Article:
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Valuation Guidance Embedded in Money Market Fund Release

In the recent 893-page money market fund release (“Release”), the SEC weighed in with valuation guidance for short-term debt securities and thinly-traded holdings. While it was not the stand-alone guidance that many expected last year, the Commission noted that guidance was necessary because of the nature of money market fund portfolio securities, the reliance by funds on pricing services, and general valuation comments received in response to the money market fund proposal.

The Release addresses the use of amortized cost valuation for short-term debt securities.  The Commission was not swayed by comments that market-based valuations for the securities held by money market funds are not meaningful, reminding the industry that using amortized cost pricing in other types of funds for securities with maturities of 60-days or less requires a finding that the amortized cost is the fair value of the security.  The Commission acknowledged that existing guidance regarding how frequently amortized cost value should be compared to fair value may be unclear.  The guidance in the Release permits a fund to use amortized cost only when it can “reasonably conclude, at each time it makes a valuation determination, that the amortized cost value of the portfolio security is approximately the same as the fair value of the security as determined without the use of amortized cost valuation.”  The context of the Release suggests that daily comparison of amortized cost to fair value is not restricted solely to money market funds and will apply to other funds using amortized cost to value securities with maturities of 60 days or less.

The Commission reminded fund directors that that the board has a “non-delegable” responsibility to determine the fair value of a fund’s portfolio securities.  While fund boards are responsible for determining the fair value of these securities, the board can be assisted by others such as a valuation committee or the investment adviser in actual calculations using methodologies approved by the fund board.  The Release cautions that evaluated prices provided by pricing services are not market prices and that boards must determine that the pricing service’s price constitutes fair value.  The Release lays out the following considerations to assist fund boards regarding how to use evaluated prices from a pricing service in determining fair value:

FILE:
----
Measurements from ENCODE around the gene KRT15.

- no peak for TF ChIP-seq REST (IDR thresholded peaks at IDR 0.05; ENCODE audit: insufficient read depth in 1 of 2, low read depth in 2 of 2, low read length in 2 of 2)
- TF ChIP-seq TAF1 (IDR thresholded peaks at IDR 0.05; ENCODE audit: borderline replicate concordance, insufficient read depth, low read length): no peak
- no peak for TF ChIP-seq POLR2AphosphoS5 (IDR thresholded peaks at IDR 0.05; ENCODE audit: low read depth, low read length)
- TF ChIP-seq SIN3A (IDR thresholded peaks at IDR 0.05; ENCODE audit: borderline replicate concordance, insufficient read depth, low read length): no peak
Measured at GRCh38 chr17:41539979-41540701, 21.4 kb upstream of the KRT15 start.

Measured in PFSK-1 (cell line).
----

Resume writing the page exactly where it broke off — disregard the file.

• “consider the inputs, methods, models, and assumptions used by the pricing service to determine its evaluated prices, and how those inputs, methods, models, and assumptions are affected (if at all) as market conditions change”;
  • “assess, among other things, the quality of the evaluated prices provided by the service and the extent to which the service determines its evaluated prices as close as possible to the time as of which the fund calculates its net asset value”; and
  • “consider the appropriateness of using evaluated prices provided by pricing services as the fair values of the fund’s portfolio securities where, for example, the fund’s board of directors does not have a good faith basis for believing that the pricing service’s pricing methodologies produce evaluated prices that reflect what the fund could reasonably expect to obtain for the securities in a current sale under current market conditions.”

The relevant valuation guidance can be found starting on page 278 of the SEC’s money market fund release. The Forum will host a workshop on October 15 entitled Board Oversight of the Fair Value Process - What Fund Directors Need to Know, covering these and other valuation-related issues.